Parents who buy the digs

3rd October 1997, 1:00am
Susannah Kirkman


Parents who buy the digs
In the first of two articles on the costs of higher education, Susannah Kirkman looks at a novel way to save on accommodation

The soaring costs of student accommodation, combined with an upturn in the property market, are encouraging more parents to buy somewhere for their children to live while they are studying.

"I've got friends with three mortgages, two of them for their children, " says Marion James (not her real name), who has bought a house in Cambridge for her son Tim at the start of the second year of his BEd degree at Homerton College.

Marion is hoping that Tim will be able to save on living expenses so that he does not end his student days faced with a mountain of debt.

The National Union of Students reckons that undergraduates on four-year courses, such as teachers, will graduate with average debts of at least Pounds 7,811. Accommodation swallows up a disproportionate amount of a student's income. In London, students will have to spend about Pounds 2,000 a year or almost 60 per cent per cent of their income on housing; elsewhere, the figure is about Pounds 1,500, half their income.

Tim paid Pounds 2,500 for his first year in hall at Cambridge and Mrs James feels he didn't get value for money: "The food was appalling and very expensive," she says.

So Tim's parents sunk their savings and the proceeds from the sale of another property into a derelict end-of-terrace house off Mill Road, a student's mecca as it is within easy walking or cycling distance of most Cambridge colleges.

The Jameses have no mortgage of their own as they live in accommodation provided by the progressive boarding school where they both work. Eventually, they are hoping to use the Cambridge house themselves.

They paid Pounds 75,000 for the two-bedroomed house, which had not been lived in for two years. She and her husband spent six months and Pounds 12,000 renovating the house and creating an extra bedroom. But they look on it as an investment as, less than a year after they bought it, the house is now worth about Pounds 105,000.

Tim currently shares the house with one other student and they each pay Pounds 50 a week rent, including bills, slightly less than the average student rent. Marion has rejected the idea of letting four of Tim's friends share because of the wear and tear it would cause.

However, she has decided against buying a house for their younger son, who is going to study in Brighton. "We've almost made it too easy for Tim; it may be more character-building to let your children live in squalor," she says. "And it's much harder to cut the cord if you've got to keep checking the house and pestering them about the garden."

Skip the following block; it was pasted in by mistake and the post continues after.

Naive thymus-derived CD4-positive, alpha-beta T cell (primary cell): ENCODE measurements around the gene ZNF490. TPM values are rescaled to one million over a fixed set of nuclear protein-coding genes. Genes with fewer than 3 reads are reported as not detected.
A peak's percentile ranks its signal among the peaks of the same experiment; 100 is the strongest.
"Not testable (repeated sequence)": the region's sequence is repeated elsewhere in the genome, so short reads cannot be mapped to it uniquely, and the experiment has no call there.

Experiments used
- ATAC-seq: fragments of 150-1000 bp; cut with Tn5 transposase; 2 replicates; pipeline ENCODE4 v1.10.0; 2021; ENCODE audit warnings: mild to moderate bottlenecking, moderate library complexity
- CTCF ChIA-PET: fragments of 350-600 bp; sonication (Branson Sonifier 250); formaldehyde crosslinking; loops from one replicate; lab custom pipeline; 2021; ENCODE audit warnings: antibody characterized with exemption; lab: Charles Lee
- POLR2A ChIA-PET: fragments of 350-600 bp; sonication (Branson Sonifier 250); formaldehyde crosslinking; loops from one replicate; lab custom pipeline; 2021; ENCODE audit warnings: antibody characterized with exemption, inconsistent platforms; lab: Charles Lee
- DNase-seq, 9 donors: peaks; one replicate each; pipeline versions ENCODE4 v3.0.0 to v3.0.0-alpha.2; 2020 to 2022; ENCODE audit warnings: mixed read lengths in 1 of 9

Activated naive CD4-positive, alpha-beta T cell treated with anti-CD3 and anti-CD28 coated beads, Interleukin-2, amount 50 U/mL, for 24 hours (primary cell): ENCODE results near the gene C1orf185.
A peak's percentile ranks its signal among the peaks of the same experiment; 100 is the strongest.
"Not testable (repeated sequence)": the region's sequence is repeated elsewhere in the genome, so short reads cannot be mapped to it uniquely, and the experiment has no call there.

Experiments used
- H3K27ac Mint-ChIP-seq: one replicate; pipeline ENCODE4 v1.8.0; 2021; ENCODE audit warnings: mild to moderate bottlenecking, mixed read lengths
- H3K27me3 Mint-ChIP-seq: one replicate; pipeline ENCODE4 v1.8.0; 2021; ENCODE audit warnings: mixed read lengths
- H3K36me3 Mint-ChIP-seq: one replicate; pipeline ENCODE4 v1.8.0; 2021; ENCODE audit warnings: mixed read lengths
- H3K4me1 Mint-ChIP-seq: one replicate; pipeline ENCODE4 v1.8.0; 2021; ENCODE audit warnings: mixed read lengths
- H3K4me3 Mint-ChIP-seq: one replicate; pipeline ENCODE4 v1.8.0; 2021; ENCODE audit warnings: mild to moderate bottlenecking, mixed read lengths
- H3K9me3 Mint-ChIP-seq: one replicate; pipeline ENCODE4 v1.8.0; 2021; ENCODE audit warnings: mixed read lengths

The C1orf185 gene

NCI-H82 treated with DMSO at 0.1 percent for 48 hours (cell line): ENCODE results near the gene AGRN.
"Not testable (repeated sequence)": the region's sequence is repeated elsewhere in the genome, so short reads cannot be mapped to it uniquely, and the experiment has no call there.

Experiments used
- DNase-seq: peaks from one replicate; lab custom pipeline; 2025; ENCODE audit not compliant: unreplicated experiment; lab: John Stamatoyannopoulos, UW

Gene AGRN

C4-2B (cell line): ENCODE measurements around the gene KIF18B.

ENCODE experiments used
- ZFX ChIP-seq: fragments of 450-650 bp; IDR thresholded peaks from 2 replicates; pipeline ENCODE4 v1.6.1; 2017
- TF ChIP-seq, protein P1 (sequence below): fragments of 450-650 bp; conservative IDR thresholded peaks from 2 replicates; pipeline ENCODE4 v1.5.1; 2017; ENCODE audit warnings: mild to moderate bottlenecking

John Bailey (not his real name) found the only disadvantage of buying a house for his son when he was studying in Wales was that Simon had to play landlord to his friends. Financially, the Baileys broke even by buying a large house in their son's name; the rent from six of Simon's friends paid the 90 per cent mortgage and the interest on the Pounds 12,000 loan for the deposit, which Mr and Mrs Bailey raised against the equity in their own house.

"I thought it was something you could only do if you were very rich, but if you do your calculations right, you can save your child a lot of money by buying them a house," Mr Bailey says.

* Next week: the costs for mature students


There are three main options, according to Philip Cartwright of London and Country, the independent mortgage-brokers.

* You could take out a second mortgage in your own name. The main disadvantage is that you will not be eligible for MIRAS (Mortgage Interest Relief at Tax Source), which is currently worth 15 per cent of the interest on the first Pounds 30,000 of the loan.

* You could take out the mortgage in your child's name, as he or she will qualify for MIRAS. The disadvantage of this is that you will have to act as guarantor, and most building societies would therefore be reluctant to lend more than 75 per cent of the value of the property. Some are more generous to existing borrowers; Nationwide, for instance, would lend 90 per cent on the second mortgage. If you borrow more than 75 per cent of the value, you will have to pay an indemnity guarantee premium, which works out at about Pounds 1,600 for a 95 per cent mortgage on a house worth Pounds 100,000.

* You could finance the deposit, or even the whole house, by re-mortgaging your own house. Although most lenders will not allow you to raise capital against your own property to finance the purchase of another house, National Counties will allow you to raise 70 per cent for any purpose. They also offer a fixed rate of 7.29 per cent for three years, with no strings attached, or a 2 per cent discount on their base rate, currently 7.79, for two years.

Mr Cartwright also suggests that it might be easier to take out a 95 per cent mortgage on a two-bedroomed flat than on a five-bedroomed house, as building societies are worried about wear and tear in a student house with multiple occupancy.

But you need to bear in mind that property is no longer automatically considered a sound investment. There are signs that price rises are slowing already; the Halifax has just revised its annual price rise forecast downwards from 7 to 6 per cent.

Any returns on your investment will also depend on the location. While house prices have risen by 14.7 per cent in London over the past year, they have only increased by 2.3 per cent in North Yorkshire.

* National Counties Building Society Tel: 01372 744155

* Nationwide Building Society Tel: 01793 513513

* London and Country Mortgages Tel: 0800 373300

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